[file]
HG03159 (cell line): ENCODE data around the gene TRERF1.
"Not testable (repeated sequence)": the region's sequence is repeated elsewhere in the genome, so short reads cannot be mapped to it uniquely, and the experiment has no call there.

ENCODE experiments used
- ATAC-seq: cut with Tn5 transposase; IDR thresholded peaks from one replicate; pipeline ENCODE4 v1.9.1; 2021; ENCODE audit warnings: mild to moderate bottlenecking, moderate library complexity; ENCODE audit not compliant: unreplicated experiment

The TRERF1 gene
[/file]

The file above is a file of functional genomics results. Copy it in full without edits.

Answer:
HG03159 (cell line): ENCODE data around the gene TRERF1.
"Not testable (repeated sequence)": the region's sequence is repeated elsewhere in the genome, so short reads cannot be mapped to it uniquely, and the experiment has no call there.

ENCODE experiments used
- ATAC-seq: cut with Tn5 transposase; IDR thresholded peaks from one replicate; pipeline ENCODE4 v1.9.1; 2021; ENCODE audit warnings: mild to moderate bottlenecking, moderate library complexity; ENCODE audit not compliant: unreplicated experiment

The TRERF1 gene